Welcome Ari! Our stories have similarities, I’m 22+ years in technology and took a self-funded sabbatical Nov last year. I took a break and started looking in Feb more aggressively. I’m in Financial Services and my industry took a hit with the recent bank seizures. Would love to connect!
Happy to!
@arifont I am a doctoral candidate. I am revising chapters 1-3.I am going to start recruiting participants soon.Your profile matches my participant criteria.I would love to network with you.
Hi Ari! Thanks for joining us! What was the transition from engineering to design? Organic? Intentional? I am currently an engineer and thinking of moving into a more unicorn role of creative technologist. It seems to be pulling me in that direction- I currently specialize in design systems and I see a lot of product roles open so wondering if I should buckle down and work on some upskilling in design.
Hi Kaitlyn! For me, while I was measured by shipping code, it became obvious that how we were doing it needed some work, which lead me down the user-centric design, UX path. In addition to reading about it and learning by doing it (had no UXer or designer in the team), I also took a one week UCD workshop, which gave me the tools and the confidence to continue down this path. It actually was a life changing moment for me, and I’d totally recommend you trying to find something reputable near you. I convinced my VP of engineering to pay for it, since it was training to enable both me and me team to do our job better. I encourage you to also try that. Most employers will want their people to be driven and upskill themselves and often have a budget for it. But if all else fails, start by just doing it! Let me know if you need more specific help to get started.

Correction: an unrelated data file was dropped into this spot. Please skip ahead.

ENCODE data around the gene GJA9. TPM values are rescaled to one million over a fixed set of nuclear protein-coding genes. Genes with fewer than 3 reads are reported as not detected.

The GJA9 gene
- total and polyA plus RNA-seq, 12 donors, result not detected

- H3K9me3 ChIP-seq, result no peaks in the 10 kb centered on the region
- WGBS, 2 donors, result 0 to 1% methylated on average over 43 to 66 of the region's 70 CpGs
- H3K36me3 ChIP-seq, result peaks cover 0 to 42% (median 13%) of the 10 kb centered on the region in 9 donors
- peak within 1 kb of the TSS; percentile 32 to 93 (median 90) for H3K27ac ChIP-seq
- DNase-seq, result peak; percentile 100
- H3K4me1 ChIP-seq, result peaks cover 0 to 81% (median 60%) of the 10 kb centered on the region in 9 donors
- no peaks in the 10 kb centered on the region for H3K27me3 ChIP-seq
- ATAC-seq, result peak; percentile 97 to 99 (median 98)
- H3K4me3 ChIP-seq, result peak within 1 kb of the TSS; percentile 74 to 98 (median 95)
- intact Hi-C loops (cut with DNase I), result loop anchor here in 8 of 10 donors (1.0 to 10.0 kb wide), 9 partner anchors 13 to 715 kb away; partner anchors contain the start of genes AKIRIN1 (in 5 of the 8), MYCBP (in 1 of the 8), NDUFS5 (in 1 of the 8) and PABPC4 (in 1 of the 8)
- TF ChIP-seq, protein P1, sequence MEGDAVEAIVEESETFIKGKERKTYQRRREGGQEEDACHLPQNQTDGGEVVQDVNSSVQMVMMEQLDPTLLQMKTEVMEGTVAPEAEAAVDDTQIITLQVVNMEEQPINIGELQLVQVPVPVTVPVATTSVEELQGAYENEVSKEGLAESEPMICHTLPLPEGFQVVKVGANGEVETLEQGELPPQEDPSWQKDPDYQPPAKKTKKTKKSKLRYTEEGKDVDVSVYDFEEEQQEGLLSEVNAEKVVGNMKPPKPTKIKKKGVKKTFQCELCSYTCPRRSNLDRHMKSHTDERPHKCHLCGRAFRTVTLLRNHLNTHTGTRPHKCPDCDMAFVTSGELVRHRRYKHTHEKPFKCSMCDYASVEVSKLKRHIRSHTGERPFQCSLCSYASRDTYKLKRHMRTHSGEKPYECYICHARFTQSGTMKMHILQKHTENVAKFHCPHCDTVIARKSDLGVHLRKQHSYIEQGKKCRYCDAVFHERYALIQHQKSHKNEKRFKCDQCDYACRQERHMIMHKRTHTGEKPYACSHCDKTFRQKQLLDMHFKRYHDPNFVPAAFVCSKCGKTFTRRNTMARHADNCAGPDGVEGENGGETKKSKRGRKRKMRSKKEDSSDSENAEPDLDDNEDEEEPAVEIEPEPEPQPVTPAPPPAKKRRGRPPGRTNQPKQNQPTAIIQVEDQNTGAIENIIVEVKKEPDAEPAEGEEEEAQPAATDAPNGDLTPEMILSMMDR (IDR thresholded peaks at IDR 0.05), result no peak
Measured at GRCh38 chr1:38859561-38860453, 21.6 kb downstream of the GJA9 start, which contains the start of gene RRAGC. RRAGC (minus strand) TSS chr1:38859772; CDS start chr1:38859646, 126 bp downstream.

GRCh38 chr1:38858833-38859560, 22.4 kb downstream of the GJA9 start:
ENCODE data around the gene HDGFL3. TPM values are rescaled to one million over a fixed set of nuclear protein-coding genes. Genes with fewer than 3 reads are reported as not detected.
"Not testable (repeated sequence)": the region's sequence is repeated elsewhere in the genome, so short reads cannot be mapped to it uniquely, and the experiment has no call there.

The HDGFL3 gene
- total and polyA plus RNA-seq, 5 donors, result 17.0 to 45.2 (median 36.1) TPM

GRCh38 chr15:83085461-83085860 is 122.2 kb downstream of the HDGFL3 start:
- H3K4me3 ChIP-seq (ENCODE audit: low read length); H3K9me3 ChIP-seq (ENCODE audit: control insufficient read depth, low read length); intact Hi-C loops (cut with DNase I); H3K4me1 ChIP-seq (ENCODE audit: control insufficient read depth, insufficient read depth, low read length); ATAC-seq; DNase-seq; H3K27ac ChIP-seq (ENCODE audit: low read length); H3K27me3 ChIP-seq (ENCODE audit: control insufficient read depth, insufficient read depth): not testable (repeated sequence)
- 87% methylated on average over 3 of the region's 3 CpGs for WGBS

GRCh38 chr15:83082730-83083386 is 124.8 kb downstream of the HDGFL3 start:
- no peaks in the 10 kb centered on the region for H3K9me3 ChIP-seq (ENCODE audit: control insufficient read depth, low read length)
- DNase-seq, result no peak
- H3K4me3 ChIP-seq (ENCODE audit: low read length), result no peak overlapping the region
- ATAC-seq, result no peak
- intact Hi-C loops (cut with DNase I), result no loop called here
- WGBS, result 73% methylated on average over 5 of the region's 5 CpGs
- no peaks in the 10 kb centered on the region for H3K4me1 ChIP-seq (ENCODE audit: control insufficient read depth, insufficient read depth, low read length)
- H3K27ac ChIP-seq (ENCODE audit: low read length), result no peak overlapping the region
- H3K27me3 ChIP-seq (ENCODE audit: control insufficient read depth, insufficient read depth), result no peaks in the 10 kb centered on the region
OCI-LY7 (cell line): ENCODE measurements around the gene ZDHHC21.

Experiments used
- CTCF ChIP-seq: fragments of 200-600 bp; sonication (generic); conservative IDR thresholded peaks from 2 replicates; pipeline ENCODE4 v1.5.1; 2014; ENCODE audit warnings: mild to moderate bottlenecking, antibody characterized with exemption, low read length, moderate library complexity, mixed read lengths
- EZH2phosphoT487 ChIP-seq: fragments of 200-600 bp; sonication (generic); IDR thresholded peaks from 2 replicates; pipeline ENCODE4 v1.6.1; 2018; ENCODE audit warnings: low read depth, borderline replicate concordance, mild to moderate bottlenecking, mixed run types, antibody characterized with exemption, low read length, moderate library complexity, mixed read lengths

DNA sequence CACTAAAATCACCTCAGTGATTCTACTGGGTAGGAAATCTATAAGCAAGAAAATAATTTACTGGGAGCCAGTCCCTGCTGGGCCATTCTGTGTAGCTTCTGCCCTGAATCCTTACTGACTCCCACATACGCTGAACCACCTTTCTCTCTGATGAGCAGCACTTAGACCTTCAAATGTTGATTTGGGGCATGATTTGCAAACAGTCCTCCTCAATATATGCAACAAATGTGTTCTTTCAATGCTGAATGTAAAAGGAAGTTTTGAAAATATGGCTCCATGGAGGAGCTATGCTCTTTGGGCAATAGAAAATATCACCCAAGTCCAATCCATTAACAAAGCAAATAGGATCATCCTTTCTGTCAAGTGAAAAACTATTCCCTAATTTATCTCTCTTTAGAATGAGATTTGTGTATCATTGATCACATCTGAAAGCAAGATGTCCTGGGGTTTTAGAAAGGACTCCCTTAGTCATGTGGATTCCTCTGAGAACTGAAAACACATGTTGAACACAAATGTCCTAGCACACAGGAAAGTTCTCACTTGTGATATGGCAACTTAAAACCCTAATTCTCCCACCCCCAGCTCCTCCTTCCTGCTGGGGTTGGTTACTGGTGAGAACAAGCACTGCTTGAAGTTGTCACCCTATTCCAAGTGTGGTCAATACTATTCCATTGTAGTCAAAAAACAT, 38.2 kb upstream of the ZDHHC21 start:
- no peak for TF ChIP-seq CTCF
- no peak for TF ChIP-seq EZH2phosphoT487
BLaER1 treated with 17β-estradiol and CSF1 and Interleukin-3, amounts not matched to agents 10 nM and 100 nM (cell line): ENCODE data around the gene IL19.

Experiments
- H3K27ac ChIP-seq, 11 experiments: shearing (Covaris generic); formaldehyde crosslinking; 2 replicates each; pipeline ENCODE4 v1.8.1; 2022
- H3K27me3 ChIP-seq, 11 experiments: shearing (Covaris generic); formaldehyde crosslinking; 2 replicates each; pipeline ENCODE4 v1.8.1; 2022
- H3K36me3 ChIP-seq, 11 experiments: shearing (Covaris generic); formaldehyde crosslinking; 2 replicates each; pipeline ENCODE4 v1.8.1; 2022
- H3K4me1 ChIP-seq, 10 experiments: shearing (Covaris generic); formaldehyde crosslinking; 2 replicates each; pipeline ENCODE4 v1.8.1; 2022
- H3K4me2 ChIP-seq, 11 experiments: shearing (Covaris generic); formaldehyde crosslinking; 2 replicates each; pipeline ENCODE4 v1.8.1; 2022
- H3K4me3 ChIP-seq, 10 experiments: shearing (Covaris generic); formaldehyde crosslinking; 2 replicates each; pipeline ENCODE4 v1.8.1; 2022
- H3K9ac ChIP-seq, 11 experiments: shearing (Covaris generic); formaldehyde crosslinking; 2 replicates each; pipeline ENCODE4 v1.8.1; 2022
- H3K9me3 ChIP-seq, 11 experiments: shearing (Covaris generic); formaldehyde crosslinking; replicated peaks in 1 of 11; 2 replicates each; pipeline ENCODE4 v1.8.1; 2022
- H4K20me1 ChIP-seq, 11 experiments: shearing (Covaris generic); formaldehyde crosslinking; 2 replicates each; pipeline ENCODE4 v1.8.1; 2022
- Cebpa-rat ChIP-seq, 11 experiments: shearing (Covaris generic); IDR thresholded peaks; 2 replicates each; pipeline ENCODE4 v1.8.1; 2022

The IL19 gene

@kaitlynbreuil You might be interested the Beginex community, a growing network of UX and product design professionals. They are doing an event tonight that seems particularly relevant to your situation:
Thank you for sharing your journey and so happy to be connected with another fellow UXer here! I went through a similar type of pivot (from a slightly different perspective), a couple of years back. I have since been dedicating my time to figuring out how innovative ways to make expert UX accessible to early-stage founders (because as I'm sure you know, right now, only later-stage companies can afford to hire the team of people required to implement the proven processes). I currently run programs that teach founding teams about how to customize a UX/UI process for their startup, lead with a UX mindset and design the right product. From your experience working at Twitter, can you think of 1-2 UX exercises or methods that could be applicable to early-stage tech companies who are trying to design their very first prototype? I'm always trying to refine my programs so your insight would be super valuable!
Totally! So nice to meet you Nicole! Just a couple days ago I created a figma template for the teamto fill out collaboratively with exercises including user persona and stakeholder mapping as well as elevator pitch and competitor analysis. Would love to learn more about what you do as well!